A well-known, Second Vatican Council text provides assistance in the matter of faith and mystery: “The truth is that only in the mystery of the incarnate Word does the mystery of man take on light…. Christ, by the revelation of the mystery of the Father and His love, fully reveals man to man himself and makes his supreme calling clear”.49

The word “mystery”, occurring three times, summarizes the truth concerning Christ and the truth concerning each person. The question of the mystery of the Word, the mystery of the Father and the mystery of humanity are never unresolved; they find a response in Jesus Christ who is true God and true man. By making Himself “truly one of us” and being “united in a certain way with every man”,50 our Lord gives the full meaning of existence to all who desire it. He is not outside the human condition; He has brought the truth of creation to fulfillment, because “He worked with human hands, He thought with a human mind, acted by human choice and loved with a human heart”.51 Pope John Paul II has taken this text from his first encyclical Redemptor hominis52 and practically made it the Church’s manifesto in the new millennium, in which she is called to draw on the truth concerning Christ and the truth concerning humanity and its dignity, as found in the Gospel.

28. The fact and mystery of the incarnation, fulfilled in the death and resurrection of the Lord Jesus Christ, allows each person to participate in the divine life which is present in the Eucharist, the Bread of Eternal Life, because it has the power to overcome death. “Truly, truly I say to you, if any one keeps my word, he will never see death”. (Jn 8:51) Therefore, the resurrection is offered to humanity.

The Eucharist is also at the heart of the message proclaimed by all Christians to the world for two thousands years — we bear witness that Jesus Christ was crucified but is now risen from the dead. (cf. I Cor 15:3-5)

The Eucharist proclaims the death of Christ, whose drama all can understand. Likewise, it proclaims His resurrection, which requires a faith and openness to receive God into our world. In this way, a faith born in the Eucharist becomes the basis for a new way of acting which contains in itself the ultimate, definitive meaning of awaiting the Lord’s coming.

The trinomial — faith, liturgy and life — widely existent in pastoral circles, alludes to the fact that without faith the Eucharist cannot be celebrated or lived. Without faith, there can be no discussion on the subject of active participation in the liturgy.

The Eucharist: The New and Eternal Covenant

29. Citing Saint Irenaeus, The Catechism of the Catholic Church states: “The Eucharist is the sum and summary of our faith: ‘Our way of thinking is attuned to the Eucharist, and the Eucharist in turn confirms our way of thinking’”.53 In this statement, how can one not see God’s covenant in action, the very place where the individual is to live his faith commitment? “If you do not believe, surely you shall not be established” (Is 7, 9b), says the Lord. The Eucharist is the New and Eternal Covenant, the pact and testament left by Jesus in the Sacrament of His Body and Blood.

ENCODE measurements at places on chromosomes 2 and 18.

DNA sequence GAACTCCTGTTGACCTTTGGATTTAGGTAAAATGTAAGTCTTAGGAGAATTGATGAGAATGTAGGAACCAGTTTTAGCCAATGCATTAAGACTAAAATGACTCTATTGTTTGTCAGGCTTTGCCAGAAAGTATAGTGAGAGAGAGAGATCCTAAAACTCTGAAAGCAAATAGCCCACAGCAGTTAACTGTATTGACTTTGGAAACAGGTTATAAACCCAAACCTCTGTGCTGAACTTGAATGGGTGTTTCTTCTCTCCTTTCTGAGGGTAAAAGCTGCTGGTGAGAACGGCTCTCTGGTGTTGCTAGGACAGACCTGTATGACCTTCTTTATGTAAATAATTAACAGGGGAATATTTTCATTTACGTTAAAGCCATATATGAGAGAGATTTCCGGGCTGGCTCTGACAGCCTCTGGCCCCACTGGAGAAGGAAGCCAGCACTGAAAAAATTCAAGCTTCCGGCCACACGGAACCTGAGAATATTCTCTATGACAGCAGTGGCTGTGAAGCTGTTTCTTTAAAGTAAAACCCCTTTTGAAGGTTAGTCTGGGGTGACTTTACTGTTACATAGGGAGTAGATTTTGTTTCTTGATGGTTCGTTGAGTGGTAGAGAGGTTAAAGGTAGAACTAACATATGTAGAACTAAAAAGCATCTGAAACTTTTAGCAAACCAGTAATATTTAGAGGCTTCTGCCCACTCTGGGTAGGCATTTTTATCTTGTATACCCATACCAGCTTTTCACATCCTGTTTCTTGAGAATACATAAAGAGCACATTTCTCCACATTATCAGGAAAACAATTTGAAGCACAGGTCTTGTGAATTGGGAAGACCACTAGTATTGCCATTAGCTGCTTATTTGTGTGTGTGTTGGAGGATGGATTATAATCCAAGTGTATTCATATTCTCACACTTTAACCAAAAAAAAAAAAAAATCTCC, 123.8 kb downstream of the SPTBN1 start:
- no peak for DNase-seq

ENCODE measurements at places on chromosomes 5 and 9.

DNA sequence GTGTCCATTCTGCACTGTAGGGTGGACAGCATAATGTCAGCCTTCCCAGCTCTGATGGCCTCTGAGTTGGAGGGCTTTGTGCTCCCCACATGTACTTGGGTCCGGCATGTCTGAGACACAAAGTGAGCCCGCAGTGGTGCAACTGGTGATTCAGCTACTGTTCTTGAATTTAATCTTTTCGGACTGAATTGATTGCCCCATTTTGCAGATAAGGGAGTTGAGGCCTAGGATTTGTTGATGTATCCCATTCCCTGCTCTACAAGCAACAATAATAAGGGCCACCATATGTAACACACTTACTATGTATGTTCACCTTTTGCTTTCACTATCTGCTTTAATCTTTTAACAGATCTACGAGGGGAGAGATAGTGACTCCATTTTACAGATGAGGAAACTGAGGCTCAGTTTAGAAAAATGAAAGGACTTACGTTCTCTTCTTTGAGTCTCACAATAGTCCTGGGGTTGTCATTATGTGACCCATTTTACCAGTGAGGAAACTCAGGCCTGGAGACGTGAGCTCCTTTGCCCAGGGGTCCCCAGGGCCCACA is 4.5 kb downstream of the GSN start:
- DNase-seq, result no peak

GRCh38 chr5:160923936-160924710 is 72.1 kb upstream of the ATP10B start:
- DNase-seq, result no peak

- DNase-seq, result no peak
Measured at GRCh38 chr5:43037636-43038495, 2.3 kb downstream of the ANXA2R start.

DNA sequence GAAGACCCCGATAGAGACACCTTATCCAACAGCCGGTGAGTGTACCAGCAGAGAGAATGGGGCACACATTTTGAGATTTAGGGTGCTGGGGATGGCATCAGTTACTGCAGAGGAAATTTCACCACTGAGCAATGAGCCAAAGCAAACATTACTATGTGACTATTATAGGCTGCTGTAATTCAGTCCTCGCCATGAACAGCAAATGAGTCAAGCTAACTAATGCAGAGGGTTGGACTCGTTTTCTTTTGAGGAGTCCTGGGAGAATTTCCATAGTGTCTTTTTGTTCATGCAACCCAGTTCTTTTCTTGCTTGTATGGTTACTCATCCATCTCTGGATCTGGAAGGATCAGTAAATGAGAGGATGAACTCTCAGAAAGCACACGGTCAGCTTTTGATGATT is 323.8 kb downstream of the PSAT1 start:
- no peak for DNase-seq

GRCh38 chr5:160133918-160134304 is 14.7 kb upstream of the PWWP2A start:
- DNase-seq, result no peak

Indeed, the entire Church expresses her faith in the New and Eternal Covenant. After listening to the Word, faith is professed in the Eucharistic mystery, the revelation and gift of God Himself in Jesus Christ, which spurs Christians to give wholly and entirely of themselves. First and foremost in the Eucharist, faith means acknowledging and welcoming Jesus Christ in an encounter which totally engages a person in the depths of his being, as was the case in Mary, the model of a faith fully realized.

Faith and the Celebration of the Eucharist

30. The Lineamenta responses also treat various aspects of the faith required in the celebration of the Eucharist. The Sacrament manifests the primacy of the grace of God, who is always at the origin of everything, and His gift of the Holy Spirit, who makes us participate in His mysterious action in the Sacrament by changing the bread and wine into the Body and Blood of Jesus as well as making us holy. To approach the Eucharistic liturgy without faith in grace or without at least the desire to be in the state of grace, makes void any participation in worshipping in spirit and in truth.

The Eucharist proclaims the truth of God’s Word revealed in Jesus, the Word-Made-Flesh, who already bears in His Person the ultimate fulfillment of human history. If one goes to the Eucharistic liturgy with doubt rather than the assent of truth, real participation is impossible.

The gift of freedom, which the Creator gives to each person, makes the act of faith a free choice of adhering to the Person of Christ, the Way, the Truth and the Life (cf. Jn 14:6). In the Eucharistic liturgy, God reveals Himself but also remains hidden, so as to stimulate the believer’s reason and understanding to seek Him constantly and to find Him in everyday life. The liturgy leads to a deeper participation in this mystical action or mystagogy, to quote the technical term used by the Church Fathers.

According to the Apostles James and Paul, love actuates and completes faith. Faith effects a change in the believer’s heart, converting it and opening it to love. Faith and love, together with hope, are the basis of Christian identity. The Eucharist, the Sacrament of Love, leads a person to love and provides the basis and purpose for his existence. Without agape-love, there is no life in the Spirit.

In considering the full reception of Holy Communion, these aspects of participation find their ultimate expression in doing God’s will, a plea made in the Our Father. A person can certainly participate at Mass, even though the necessary conditions do not exist for him to receive Holy Communion. However, the person must always nourish a desire and determination to fulfill these conditions as soon as possible.

Personal Faith and the Church’s Faith

31. Communion with Christ and His Church teaches that a personal faith continuously tends towards an ecclesial dimension, just as the profession of faith in Baptism naturally tends towards the liturgy. For this reason, access to the Eucharist — which presupposes faith —can only come about through Baptism. If the grace of Baptism is lost through sin, the “arduous Baptism”, Penance, is required to return to the Eucharist.